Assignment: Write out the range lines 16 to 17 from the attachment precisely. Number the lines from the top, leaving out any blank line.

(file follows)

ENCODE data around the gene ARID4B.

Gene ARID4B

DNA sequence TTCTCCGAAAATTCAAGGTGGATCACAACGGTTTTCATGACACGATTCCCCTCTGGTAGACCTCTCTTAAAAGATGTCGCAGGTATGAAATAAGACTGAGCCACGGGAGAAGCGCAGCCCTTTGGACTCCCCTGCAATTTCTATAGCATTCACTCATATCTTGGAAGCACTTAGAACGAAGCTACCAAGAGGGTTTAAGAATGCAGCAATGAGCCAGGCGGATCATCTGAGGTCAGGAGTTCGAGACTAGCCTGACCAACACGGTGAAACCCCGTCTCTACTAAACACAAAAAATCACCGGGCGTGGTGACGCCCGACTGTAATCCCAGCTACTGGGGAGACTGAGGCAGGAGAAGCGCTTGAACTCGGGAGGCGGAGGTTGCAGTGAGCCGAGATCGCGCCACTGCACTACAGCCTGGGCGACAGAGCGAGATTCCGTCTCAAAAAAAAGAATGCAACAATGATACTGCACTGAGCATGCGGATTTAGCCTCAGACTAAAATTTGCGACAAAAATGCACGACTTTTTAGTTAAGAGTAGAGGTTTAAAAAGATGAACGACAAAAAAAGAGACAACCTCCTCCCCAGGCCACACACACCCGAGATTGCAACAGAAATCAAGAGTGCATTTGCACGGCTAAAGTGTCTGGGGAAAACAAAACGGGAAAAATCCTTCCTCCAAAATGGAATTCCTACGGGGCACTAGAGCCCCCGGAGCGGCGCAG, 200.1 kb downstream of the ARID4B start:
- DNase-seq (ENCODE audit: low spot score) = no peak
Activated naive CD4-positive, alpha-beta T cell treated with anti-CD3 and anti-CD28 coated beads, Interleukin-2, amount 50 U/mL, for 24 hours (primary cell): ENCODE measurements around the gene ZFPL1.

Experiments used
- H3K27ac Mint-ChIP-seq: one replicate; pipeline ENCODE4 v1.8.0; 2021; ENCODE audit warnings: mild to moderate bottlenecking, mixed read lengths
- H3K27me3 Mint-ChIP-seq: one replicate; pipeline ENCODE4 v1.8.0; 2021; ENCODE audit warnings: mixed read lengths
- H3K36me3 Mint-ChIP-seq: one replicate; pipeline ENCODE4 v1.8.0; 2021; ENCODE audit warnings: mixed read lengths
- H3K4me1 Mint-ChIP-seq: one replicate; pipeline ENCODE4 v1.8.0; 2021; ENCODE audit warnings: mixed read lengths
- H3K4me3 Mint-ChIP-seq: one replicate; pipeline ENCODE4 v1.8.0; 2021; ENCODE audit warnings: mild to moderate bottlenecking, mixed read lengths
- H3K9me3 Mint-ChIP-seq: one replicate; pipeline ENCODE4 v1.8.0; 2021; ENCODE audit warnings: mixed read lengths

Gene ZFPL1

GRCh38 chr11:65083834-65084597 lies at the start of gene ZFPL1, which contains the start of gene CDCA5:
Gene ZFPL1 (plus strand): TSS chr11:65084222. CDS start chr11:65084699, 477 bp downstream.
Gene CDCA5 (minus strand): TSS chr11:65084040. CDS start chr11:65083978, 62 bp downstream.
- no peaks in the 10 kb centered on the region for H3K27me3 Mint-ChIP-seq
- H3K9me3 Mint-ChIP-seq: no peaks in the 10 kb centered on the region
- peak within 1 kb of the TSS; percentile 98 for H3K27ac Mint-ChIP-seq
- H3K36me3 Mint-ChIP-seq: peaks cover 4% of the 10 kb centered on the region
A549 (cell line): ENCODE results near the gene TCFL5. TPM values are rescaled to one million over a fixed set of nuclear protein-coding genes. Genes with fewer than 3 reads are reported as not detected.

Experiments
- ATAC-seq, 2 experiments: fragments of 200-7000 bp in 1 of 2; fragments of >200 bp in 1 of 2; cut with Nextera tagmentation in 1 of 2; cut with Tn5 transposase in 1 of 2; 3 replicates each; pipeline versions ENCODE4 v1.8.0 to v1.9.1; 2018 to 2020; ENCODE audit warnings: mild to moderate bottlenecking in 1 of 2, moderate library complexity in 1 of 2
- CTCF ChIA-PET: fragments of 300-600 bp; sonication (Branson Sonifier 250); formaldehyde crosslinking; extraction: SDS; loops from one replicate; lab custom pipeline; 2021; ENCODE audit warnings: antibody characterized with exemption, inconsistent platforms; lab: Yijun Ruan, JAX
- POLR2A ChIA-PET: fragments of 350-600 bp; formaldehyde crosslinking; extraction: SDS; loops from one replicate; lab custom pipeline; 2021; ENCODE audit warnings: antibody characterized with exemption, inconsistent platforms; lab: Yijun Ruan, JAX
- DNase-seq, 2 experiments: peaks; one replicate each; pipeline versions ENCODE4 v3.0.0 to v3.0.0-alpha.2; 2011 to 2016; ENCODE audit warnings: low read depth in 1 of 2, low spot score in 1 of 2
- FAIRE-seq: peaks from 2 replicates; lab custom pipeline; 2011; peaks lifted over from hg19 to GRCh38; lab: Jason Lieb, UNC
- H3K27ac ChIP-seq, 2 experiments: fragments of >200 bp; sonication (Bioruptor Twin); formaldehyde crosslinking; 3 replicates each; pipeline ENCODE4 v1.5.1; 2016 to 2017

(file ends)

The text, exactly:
Gene CDCA5 (minus strand): TSS chr11:65084040. CDS start chr11:65083978, 62 bp downstream.
- no peaks in the 10 kb centered on the region for H3K27me3 Mint-ChIP-seq